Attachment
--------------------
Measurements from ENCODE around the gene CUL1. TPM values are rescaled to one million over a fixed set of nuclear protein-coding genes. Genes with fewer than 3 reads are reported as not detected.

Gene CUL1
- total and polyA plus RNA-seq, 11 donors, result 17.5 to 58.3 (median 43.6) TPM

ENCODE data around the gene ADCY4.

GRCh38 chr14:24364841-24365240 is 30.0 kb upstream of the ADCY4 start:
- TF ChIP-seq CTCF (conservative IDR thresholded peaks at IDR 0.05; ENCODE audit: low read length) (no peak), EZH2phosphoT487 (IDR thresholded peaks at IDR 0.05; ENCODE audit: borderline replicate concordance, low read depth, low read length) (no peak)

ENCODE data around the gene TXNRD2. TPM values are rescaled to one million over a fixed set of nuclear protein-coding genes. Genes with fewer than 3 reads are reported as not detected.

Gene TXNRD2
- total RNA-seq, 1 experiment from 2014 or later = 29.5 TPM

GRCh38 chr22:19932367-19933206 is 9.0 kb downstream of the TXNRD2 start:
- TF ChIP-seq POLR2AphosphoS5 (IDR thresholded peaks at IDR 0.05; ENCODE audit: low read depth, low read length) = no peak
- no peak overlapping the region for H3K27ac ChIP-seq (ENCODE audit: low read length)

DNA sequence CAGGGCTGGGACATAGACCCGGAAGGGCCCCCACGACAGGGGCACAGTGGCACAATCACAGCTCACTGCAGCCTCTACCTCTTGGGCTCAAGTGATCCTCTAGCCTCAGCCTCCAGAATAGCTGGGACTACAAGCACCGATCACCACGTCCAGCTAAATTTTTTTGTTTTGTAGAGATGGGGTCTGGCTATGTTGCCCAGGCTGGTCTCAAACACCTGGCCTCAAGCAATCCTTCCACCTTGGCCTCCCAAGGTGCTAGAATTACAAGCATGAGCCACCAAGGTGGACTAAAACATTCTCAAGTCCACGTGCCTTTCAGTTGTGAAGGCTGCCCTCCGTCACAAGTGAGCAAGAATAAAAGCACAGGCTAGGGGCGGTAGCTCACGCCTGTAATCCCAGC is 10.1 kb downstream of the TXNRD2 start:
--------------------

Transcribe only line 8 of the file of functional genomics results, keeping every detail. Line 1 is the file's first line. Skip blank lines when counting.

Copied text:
Gene TXNRD2